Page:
Definitely a unique business model for this industry. A lot of these subscription services are popping up and it seems like you hit it at the exact right time. What is one practice that the company had from the beginning that helped get it to its current level of success?
I would say focus on getting customers above all else…In the very early stages, we tried various different acquisition channels. We found that influencer marketing was far and away the most effective channel for us. We were acquiring customers for very low acquisition cost and it looks as if they are staying for quite some time. The lifetime value of these folks is high and we are acquiring them in most cases for less than $60.
To clarify influencer marketing, we identify really big influencers in the paleo world, the health and wellness world, and we are offer them an affiliate program. For every customer they sign up, they get ‘x’ number of dollars per referral. They’ll send out a dedicated email blast about Butcher Box to their fans with info on grass-fed beef and how Butcher Box works…
That’s been very effective for getting new customers, so we’re laser-focused on identifying these big influencers, getting them on board, and getting them on a quarterly promotion schedule.
Was there anything that you wish you had known from the beginning that could have saved you guys a lot of headaches along the way?
Yes, it would have been great if we knew somebody in the meat industry early on…Having an understanding of whatever industry you’re in and whatever product you’re selling to customers is extremely valuable and something we lacked in the early days. We were basically entrepreneurs who knew how to sell but we didn’t have a lot of experience in meat..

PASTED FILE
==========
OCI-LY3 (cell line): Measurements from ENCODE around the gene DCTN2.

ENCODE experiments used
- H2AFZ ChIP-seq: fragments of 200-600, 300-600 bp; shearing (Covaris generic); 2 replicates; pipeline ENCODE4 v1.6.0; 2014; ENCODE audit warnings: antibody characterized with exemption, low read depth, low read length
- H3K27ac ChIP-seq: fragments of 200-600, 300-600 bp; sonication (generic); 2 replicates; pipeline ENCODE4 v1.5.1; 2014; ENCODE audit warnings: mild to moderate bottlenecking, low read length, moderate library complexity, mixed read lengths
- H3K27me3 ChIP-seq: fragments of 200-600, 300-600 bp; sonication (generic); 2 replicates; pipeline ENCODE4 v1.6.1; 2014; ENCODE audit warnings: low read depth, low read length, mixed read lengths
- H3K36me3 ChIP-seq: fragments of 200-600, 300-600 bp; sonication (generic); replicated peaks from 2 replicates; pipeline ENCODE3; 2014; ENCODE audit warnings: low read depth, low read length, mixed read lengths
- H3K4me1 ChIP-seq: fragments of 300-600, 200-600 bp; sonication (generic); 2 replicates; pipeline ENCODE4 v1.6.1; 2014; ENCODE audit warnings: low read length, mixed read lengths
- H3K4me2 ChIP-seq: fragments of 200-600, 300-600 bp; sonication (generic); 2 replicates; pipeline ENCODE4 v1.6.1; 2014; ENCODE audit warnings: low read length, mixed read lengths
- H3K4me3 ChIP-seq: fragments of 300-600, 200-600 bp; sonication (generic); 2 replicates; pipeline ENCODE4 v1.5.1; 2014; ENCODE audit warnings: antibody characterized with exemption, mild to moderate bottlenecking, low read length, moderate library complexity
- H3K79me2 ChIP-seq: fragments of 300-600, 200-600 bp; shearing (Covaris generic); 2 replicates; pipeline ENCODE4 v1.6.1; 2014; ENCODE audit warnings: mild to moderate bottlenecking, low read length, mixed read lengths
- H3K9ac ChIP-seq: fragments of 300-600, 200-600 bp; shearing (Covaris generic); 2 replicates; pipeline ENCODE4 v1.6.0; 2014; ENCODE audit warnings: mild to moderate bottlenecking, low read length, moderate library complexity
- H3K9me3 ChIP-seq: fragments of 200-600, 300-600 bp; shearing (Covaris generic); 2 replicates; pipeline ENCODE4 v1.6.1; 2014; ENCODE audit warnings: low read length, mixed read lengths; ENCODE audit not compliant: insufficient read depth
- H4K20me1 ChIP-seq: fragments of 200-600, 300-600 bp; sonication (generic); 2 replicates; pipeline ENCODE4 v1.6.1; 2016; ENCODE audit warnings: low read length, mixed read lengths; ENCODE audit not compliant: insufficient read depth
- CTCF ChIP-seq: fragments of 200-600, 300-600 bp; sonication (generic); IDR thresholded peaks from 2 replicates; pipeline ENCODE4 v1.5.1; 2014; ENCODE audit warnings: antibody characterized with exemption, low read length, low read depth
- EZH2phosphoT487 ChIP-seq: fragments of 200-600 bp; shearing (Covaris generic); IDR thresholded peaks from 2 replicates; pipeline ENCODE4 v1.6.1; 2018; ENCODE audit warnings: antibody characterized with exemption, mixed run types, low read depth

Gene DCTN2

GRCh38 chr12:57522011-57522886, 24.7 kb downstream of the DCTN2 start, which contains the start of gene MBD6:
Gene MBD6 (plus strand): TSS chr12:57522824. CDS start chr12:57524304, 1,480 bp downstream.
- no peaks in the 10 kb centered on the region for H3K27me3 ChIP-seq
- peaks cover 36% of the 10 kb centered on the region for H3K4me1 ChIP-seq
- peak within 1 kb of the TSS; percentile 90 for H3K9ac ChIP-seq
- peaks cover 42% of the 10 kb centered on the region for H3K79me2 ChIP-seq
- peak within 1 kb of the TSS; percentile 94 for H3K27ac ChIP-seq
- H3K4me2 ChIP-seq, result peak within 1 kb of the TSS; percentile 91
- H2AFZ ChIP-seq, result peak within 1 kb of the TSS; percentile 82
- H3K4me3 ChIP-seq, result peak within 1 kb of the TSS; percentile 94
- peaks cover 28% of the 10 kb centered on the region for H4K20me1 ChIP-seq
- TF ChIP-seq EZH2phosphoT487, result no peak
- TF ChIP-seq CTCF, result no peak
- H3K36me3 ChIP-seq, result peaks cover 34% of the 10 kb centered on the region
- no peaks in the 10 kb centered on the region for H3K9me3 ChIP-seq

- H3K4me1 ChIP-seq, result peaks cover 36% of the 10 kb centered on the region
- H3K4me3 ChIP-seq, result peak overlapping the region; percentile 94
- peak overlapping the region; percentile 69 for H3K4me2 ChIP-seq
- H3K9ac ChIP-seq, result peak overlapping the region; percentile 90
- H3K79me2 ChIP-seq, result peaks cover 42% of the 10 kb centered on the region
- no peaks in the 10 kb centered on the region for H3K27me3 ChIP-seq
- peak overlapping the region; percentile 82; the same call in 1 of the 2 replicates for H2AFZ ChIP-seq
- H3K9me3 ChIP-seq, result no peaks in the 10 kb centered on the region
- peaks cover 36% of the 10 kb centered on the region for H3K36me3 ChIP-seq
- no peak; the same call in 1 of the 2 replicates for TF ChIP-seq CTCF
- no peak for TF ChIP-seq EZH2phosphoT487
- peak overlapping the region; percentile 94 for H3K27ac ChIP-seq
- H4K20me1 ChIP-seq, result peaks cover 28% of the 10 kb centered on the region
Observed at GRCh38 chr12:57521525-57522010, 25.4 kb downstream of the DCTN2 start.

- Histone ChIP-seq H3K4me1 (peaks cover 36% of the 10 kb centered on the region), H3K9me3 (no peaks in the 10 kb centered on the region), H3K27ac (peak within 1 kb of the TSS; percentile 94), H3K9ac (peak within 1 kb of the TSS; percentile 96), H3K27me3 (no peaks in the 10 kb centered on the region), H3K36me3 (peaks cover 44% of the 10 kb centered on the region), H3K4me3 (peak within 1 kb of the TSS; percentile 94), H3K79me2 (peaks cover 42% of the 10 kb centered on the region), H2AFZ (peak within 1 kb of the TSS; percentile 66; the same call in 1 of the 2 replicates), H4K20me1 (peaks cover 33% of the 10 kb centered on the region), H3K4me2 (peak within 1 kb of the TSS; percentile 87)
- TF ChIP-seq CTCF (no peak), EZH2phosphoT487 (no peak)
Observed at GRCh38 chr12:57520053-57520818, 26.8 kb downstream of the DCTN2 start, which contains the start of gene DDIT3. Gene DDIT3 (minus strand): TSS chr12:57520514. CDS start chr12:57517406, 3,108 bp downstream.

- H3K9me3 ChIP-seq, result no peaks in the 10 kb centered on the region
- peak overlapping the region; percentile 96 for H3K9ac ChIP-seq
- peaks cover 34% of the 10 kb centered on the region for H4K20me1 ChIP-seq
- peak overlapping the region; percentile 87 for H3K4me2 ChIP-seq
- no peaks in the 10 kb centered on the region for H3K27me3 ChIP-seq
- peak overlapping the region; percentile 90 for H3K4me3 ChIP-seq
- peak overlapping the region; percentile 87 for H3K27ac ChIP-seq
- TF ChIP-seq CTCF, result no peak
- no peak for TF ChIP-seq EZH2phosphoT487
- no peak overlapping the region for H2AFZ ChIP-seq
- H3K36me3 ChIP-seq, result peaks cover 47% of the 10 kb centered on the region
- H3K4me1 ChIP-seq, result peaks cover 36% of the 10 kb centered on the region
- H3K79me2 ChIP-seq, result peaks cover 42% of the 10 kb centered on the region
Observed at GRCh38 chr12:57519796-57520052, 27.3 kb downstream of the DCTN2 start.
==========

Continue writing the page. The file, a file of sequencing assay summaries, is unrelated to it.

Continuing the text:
You spoke about your first company that you began at UW-M. Was there anything in particular that you learned from that experience that has been relevant for your new experience with Butcher Box?
I learned the importance of measuring key metrics so that you can track your progress…That is something we do really well at Butcher Box. We have almost 30 KPI’s (Key Performance Indicators) and they are organized by department for marketing, operations, customer service, etc. and everyone has access to them.
We also have group meetings and each department goes over their respective KPI’s. Having that level of accountability and focus is very important and something that we didn’t have with Canary.
I love it…A lot of young people, a lot of our readers, they have ideas or are interested in entrepreneurship but they are really apprehensive. What would you say made you comfortable taking the initial leap to go the startup route?
I think a lot of it is how you are wired. I am okay taking a bet on myself and celebrating my individuality and seeing what I can do. I also kind of have a chip on my shoulder. So I think that I am wired for this.
I do think that you can certainly be a successful entrepreneur if you are not wired for it, if you are risk-averse, but I do think it is extremely helpful to have that mindset and belief in yourself…
Another thing that helps to get confidence in getting going is to find a co-founder or two and try to find your foil. If you are Batman, try to find your Robin — someone who has complementary skills to you. I think if you have everyone with the same skills in the early stages, it is probably not the best recipe.
You just have to really get started. You can take entrepreneurship classes, you can read articles like this one, but at the end of the day the only way you learn how to successfully run a company is by doing it. You are going to fuck up and make a shit ton of mistakes and that’s to be expected but that’s the process and you have to do it to be successful.